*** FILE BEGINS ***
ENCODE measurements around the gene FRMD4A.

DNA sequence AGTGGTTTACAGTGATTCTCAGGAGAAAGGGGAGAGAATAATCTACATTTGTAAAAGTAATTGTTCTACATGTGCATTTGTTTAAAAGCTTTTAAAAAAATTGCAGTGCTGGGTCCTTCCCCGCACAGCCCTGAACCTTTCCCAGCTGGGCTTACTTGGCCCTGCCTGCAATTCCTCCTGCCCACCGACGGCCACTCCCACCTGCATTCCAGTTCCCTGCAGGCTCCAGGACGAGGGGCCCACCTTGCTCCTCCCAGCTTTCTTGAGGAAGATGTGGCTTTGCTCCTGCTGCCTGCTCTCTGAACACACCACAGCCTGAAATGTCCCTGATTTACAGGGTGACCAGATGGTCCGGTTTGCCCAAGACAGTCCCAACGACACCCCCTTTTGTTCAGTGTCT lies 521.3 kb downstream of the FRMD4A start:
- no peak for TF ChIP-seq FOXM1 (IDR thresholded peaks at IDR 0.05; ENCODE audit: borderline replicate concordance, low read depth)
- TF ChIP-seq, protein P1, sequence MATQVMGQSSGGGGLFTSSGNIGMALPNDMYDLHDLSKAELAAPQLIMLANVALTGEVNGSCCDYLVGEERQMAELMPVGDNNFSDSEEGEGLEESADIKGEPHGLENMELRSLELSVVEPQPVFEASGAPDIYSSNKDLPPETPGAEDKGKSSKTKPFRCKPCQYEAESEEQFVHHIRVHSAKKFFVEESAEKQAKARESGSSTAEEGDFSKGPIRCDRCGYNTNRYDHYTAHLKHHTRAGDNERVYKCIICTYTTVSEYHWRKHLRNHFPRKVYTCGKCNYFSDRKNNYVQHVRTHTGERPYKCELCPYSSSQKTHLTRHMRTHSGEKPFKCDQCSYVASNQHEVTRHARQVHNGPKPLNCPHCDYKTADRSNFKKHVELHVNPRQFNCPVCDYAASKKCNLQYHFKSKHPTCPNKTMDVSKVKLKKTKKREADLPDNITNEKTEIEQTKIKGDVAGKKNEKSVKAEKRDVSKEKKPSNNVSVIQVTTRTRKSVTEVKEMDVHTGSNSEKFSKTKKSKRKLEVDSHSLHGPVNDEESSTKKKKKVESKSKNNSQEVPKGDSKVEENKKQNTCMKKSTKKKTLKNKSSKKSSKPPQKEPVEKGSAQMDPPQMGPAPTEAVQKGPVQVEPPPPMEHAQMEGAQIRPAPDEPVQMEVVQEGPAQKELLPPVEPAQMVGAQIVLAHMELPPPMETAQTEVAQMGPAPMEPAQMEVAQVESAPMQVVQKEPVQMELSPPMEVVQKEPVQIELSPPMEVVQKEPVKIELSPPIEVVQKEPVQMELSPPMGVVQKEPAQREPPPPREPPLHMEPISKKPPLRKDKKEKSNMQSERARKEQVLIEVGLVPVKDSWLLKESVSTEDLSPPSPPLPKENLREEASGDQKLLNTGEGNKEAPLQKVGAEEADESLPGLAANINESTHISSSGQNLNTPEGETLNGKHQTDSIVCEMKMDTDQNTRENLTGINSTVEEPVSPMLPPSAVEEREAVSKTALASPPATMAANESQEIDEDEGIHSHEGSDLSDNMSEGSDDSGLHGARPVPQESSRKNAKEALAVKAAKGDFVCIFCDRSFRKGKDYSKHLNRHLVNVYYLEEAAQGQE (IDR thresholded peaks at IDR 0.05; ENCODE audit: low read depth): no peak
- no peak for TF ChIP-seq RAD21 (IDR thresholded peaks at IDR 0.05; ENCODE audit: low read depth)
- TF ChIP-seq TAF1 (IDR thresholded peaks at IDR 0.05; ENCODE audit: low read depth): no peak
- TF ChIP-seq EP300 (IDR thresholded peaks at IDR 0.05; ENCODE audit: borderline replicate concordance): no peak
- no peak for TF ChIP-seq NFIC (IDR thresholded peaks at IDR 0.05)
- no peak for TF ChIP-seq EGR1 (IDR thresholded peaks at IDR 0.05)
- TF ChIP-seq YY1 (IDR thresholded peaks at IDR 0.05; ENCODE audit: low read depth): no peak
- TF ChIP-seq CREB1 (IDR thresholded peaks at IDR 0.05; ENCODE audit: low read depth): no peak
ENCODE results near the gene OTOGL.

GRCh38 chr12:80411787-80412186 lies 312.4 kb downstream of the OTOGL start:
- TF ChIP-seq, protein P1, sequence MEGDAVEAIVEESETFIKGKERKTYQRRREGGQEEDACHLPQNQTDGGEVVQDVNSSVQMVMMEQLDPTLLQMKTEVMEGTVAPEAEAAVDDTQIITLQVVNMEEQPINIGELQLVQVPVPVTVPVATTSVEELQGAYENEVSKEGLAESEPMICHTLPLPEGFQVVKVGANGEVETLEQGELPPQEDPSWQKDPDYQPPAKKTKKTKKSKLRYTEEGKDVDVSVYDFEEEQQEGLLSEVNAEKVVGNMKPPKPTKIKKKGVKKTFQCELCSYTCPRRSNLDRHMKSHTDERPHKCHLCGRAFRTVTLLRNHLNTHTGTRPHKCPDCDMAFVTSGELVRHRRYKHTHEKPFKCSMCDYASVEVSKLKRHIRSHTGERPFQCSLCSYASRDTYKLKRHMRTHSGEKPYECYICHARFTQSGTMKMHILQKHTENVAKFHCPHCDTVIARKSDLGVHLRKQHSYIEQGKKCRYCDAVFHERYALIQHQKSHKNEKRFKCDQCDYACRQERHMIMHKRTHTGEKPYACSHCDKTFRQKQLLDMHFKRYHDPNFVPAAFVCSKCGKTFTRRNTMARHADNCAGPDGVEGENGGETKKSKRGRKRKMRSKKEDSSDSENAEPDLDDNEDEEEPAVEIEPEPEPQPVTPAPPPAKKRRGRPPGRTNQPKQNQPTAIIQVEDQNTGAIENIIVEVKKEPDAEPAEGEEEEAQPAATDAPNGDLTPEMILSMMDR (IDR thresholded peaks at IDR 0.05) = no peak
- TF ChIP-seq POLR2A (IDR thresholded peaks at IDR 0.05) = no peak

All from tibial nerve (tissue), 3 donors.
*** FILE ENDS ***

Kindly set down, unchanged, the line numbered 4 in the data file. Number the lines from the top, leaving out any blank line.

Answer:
- TF ChIP-seq, protein P1, sequence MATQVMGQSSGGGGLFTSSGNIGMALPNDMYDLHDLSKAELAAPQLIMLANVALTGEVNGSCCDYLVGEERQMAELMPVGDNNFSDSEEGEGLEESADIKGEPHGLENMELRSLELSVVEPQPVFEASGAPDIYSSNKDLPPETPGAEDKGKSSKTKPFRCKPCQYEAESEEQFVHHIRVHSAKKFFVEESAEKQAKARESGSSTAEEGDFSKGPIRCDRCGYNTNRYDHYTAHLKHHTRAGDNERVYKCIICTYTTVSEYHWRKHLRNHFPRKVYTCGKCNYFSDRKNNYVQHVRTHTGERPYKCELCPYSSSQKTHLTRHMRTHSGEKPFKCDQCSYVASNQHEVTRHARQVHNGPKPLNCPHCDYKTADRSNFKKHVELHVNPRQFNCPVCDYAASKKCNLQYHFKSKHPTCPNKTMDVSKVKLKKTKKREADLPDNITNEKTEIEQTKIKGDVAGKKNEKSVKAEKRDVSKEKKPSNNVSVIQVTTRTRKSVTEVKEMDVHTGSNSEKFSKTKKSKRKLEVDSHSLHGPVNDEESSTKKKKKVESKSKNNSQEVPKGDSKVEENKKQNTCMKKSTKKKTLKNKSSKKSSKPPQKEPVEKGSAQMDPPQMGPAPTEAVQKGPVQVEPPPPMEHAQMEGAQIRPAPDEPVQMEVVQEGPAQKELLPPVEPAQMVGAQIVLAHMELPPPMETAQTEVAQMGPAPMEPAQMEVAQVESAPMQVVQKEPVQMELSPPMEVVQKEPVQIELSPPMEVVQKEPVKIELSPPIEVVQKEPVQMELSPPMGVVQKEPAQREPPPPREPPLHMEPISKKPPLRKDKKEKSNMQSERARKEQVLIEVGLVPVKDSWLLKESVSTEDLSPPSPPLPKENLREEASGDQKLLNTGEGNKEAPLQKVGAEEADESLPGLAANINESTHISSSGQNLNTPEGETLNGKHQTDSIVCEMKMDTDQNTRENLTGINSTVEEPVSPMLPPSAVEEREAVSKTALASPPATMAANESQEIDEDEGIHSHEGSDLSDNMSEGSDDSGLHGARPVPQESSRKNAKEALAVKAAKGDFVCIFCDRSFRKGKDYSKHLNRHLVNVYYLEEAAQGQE (IDR thresholded peaks at IDR 0.05; ENCODE audit: low read depth): no peak